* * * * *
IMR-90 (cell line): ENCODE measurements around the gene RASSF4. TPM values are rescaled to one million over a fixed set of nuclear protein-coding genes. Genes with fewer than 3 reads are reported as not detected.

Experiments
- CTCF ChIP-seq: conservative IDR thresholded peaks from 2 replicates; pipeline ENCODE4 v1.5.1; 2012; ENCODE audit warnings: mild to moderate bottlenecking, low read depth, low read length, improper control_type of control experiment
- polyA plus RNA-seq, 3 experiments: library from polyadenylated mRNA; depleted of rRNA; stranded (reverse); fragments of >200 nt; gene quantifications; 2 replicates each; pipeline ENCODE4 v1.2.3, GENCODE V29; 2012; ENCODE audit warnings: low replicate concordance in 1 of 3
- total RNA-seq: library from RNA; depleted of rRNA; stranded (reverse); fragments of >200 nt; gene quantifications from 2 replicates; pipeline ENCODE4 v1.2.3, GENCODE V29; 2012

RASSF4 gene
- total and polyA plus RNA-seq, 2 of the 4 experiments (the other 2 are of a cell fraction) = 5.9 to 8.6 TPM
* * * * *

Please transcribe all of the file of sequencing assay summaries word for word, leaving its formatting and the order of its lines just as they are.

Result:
IMR-90 (cell line): ENCODE measurements around the gene RASSF4. TPM values are rescaled to one million over a fixed set of nuclear protein-coding genes. Genes with fewer than 3 reads are reported as not detected.

Experiments
- CTCF ChIP-seq: conservative IDR thresholded peaks from 2 replicates; pipeline ENCODE4 v1.5.1; 2012; ENCODE audit warnings: mild to moderate bottlenecking, low read depth, low read length, improper control_type of control experiment
- polyA plus RNA-seq, 3 experiments: library from polyadenylated mRNA; depleted of rRNA; stranded (reverse); fragments of >200 nt; gene quantifications; 2 replicates each; pipeline ENCODE4 v1.2.3, GENCODE V29; 2012; ENCODE audit warnings: low replicate concordance in 1 of 3
- total RNA-seq: library from RNA; depleted of rRNA; stranded (reverse); fragments of >200 nt; gene quantifications from 2 replicates; pipeline ENCODE4 v1.2.3, GENCODE V29; 2012

RASSF4 gene
- total and polyA plus RNA-seq, 2 of the 4 experiments (the other 2 are of a cell fraction) = 5.9 to 8.6 TPM